Fuel – Civil Aircraft

The fuel load is mission-specific. For civil aircraft, required fuel is what is needed to meet the design range (i. e., market specification) plus mandatory reserve fuel. It can be determined by the proper performance estimation described in Chapter 13. At this design stage, statistical data are the only means to estimate fuel load, which is then revised in Chapter 13.

The payload and fuel mass are traded for off-design ranges; that is, a higher payload (if accommodated) for less range and vice versa.

8.11 Worked-Out Example – Civil Aircraft

The semi-empirical relations described in Section 8.10 are now applied to obtain an example of the configuration worked out in Chapters 6 and 7 in the preliminary configuration layout. This chapter more accurately estimates component and air­craft mass along with the CG locations (Figure 8.4). Therefore, the preliminary con­figuration needs to be refined through an iterative process with more accurate data. The iteration process may require the repositioning of aircraft components (see Sec­tion 8.13). The aircraft configuration is finalized in Chapter 11. From Chapter 6, the following specifications are obtained for the baseline-aircraft preliminary configura­tion. They are required to estimate aircraft component mass, as shown here:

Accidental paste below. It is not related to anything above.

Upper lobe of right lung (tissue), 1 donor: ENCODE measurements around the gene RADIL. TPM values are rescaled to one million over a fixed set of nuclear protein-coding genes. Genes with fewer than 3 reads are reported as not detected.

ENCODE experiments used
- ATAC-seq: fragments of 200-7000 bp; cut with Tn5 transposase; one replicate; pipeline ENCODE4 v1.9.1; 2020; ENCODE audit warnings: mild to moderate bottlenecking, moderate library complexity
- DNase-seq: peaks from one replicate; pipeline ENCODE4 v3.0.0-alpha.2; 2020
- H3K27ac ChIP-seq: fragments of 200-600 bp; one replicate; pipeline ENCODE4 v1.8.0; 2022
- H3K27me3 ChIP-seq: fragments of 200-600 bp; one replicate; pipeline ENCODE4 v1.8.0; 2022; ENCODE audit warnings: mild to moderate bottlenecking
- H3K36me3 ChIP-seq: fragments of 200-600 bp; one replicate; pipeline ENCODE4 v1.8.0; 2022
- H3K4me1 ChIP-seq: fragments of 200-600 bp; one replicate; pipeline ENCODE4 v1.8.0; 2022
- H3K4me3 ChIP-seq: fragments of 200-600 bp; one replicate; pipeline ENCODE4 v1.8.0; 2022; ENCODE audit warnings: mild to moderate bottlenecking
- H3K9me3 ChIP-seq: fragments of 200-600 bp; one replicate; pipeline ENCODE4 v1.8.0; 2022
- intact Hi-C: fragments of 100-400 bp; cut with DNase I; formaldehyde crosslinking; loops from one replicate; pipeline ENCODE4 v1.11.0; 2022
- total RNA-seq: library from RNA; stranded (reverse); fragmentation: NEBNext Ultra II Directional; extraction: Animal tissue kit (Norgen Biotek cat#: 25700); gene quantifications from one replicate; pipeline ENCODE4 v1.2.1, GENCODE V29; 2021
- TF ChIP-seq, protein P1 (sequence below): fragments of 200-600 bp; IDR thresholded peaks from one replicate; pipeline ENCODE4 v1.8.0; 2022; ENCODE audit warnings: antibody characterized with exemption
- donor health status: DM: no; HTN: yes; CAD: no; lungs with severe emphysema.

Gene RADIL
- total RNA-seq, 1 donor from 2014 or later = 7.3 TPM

MTOM = 9,500 kg (refined in this exercise)

Two turbofans (i. e., Honeywell TFE731), each having TSLS = 17,235 N (3,800 lbs), BPR < 4 and dry weight of 379 kg (836 lbs)

The results from this section are compared with the graphical solutions in Figure 8.3 and in Table 8.5.

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